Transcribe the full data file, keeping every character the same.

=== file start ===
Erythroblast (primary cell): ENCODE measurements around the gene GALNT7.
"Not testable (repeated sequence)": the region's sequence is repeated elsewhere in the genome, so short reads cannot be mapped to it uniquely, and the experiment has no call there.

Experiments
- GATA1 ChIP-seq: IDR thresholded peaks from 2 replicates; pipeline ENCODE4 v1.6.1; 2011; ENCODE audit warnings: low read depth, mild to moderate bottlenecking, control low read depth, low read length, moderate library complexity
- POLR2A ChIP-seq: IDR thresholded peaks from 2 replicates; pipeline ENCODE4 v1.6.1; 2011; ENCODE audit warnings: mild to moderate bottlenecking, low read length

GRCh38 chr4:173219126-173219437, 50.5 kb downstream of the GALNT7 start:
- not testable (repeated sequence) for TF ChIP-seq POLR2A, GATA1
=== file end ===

Erythroblast (primary cell): ENCODE measurements around the gene GALNT7.
"Not testable (repeated sequence)": the region's sequence is repeated elsewhere in the genome, so short reads cannot be mapped to it uniquely, and the experiment has no call there.

Experiments
- GATA1 ChIP-seq: IDR thresholded peaks from 2 replicates; pipeline ENCODE4 v1.6.1; 2011; ENCODE audit warnings: low read depth, mild to moderate bottlenecking, control low read depth, low read length, moderate library complexity
- POLR2A ChIP-seq: IDR thresholded peaks from 2 replicates; pipeline ENCODE4 v1.6.1; 2011; ENCODE audit warnings: mild to moderate bottlenecking, low read length

GRCh38 chr4:173219126-173219437, 50.5 kb downstream of the GALNT7 start:
- not testable (repeated sequence) for TF ChIP-seq POLR2A, GATA1